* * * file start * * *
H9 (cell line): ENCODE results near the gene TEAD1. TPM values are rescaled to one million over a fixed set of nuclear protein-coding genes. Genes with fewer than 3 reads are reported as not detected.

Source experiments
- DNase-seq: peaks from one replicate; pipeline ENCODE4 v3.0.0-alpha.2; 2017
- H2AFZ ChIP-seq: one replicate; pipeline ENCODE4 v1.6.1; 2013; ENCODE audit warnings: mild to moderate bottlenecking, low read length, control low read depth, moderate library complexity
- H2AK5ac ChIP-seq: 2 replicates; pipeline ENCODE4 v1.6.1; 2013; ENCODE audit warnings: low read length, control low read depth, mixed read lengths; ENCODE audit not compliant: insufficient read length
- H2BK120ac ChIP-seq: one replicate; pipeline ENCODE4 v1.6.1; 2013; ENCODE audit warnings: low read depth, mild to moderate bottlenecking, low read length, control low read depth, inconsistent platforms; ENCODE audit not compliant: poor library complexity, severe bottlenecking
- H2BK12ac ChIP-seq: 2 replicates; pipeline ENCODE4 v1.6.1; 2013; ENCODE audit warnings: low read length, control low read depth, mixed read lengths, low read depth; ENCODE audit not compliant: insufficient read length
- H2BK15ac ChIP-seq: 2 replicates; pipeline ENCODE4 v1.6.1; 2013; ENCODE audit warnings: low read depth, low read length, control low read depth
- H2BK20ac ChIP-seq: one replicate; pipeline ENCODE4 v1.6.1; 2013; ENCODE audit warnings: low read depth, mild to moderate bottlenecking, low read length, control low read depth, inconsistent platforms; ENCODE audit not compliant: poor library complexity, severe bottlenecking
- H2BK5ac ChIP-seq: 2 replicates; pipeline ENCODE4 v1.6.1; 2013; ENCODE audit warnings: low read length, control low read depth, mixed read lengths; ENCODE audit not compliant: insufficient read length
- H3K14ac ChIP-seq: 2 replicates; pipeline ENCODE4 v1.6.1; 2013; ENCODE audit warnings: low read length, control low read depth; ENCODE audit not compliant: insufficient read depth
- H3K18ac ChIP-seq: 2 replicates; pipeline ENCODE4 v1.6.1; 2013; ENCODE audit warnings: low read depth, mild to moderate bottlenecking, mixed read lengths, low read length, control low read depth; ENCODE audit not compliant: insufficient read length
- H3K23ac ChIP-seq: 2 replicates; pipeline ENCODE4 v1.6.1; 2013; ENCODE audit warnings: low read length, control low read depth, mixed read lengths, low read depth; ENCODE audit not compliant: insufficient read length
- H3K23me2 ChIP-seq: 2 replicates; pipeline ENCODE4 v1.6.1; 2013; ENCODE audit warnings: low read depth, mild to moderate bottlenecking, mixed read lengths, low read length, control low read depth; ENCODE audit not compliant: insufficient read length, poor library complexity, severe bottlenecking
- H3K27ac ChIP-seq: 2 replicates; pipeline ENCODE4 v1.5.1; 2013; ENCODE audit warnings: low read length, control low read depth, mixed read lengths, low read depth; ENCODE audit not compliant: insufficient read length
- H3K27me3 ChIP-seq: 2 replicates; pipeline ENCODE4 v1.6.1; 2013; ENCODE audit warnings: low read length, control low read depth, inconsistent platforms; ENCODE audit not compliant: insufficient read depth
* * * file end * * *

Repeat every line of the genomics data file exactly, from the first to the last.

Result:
H9 (cell line): ENCODE results near the gene TEAD1. TPM values are rescaled to one million over a fixed set of nuclear protein-coding genes. Genes with fewer than 3 reads are reported as not detected.

Source experiments
- DNase-seq: peaks from one replicate; pipeline ENCODE4 v3.0.0-alpha.2; 2017
- H2AFZ ChIP-seq: one replicate; pipeline ENCODE4 v1.6.1; 2013; ENCODE audit warnings: mild to moderate bottlenecking, low read length, control low read depth, moderate library complexity
- H2AK5ac ChIP-seq: 2 replicates; pipeline ENCODE4 v1.6.1; 2013; ENCODE audit warnings: low read length, control low read depth, mixed read lengths; ENCODE audit not compliant: insufficient read length
- H2BK120ac ChIP-seq: one replicate; pipeline ENCODE4 v1.6.1; 2013; ENCODE audit warnings: low read depth, mild to moderate bottlenecking, low read length, control low read depth, inconsistent platforms; ENCODE audit not compliant: poor library complexity, severe bottlenecking
- H2BK12ac ChIP-seq: 2 replicates; pipeline ENCODE4 v1.6.1; 2013; ENCODE audit warnings: low read length, control low read depth, mixed read lengths, low read depth; ENCODE audit not compliant: insufficient read length
- H2BK15ac ChIP-seq: 2 replicates; pipeline ENCODE4 v1.6.1; 2013; ENCODE audit warnings: low read depth, low read length, control low read depth
- H2BK20ac ChIP-seq: one replicate; pipeline ENCODE4 v1.6.1; 2013; ENCODE audit warnings: low read depth, mild to moderate bottlenecking, low read length, control low read depth, inconsistent platforms; ENCODE audit not compliant: poor library complexity, severe bottlenecking
- H2BK5ac ChIP-seq: 2 replicates; pipeline ENCODE4 v1.6.1; 2013; ENCODE audit warnings: low read length, control low read depth, mixed read lengths; ENCODE audit not compliant: insufficient read length
- H3K14ac ChIP-seq: 2 replicates; pipeline ENCODE4 v1.6.1; 2013; ENCODE audit warnings: low read length, control low read depth; ENCODE audit not compliant: insufficient read depth
- H3K18ac ChIP-seq: 2 replicates; pipeline ENCODE4 v1.6.1; 2013; ENCODE audit warnings: low read depth, mild to moderate bottlenecking, mixed read lengths, low read length, control low read depth; ENCODE audit not compliant: insufficient read length
- H3K23ac ChIP-seq: 2 replicates; pipeline ENCODE4 v1.6.1; 2013; ENCODE audit warnings: low read length, control low read depth, mixed read lengths, low read depth; ENCODE audit not compliant: insufficient read length
- H3K23me2 ChIP-seq: 2 replicates; pipeline ENCODE4 v1.6.1; 2013; ENCODE audit warnings: low read depth, mild to moderate bottlenecking, mixed read lengths, low read length, control low read depth; ENCODE audit not compliant: insufficient read length, poor library complexity, severe bottlenecking
- H3K27ac ChIP-seq: 2 replicates; pipeline ENCODE4 v1.5.1; 2013; ENCODE audit warnings: low read length, control low read depth, mixed read lengths, low read depth; ENCODE audit not compliant: insufficient read length
- H3K27me3 ChIP-seq: 2 replicates; pipeline ENCODE4 v1.6.1; 2013; ENCODE audit warnings: low read length, control low read depth, inconsistent platforms; ENCODE audit not compliant: insufficient read depth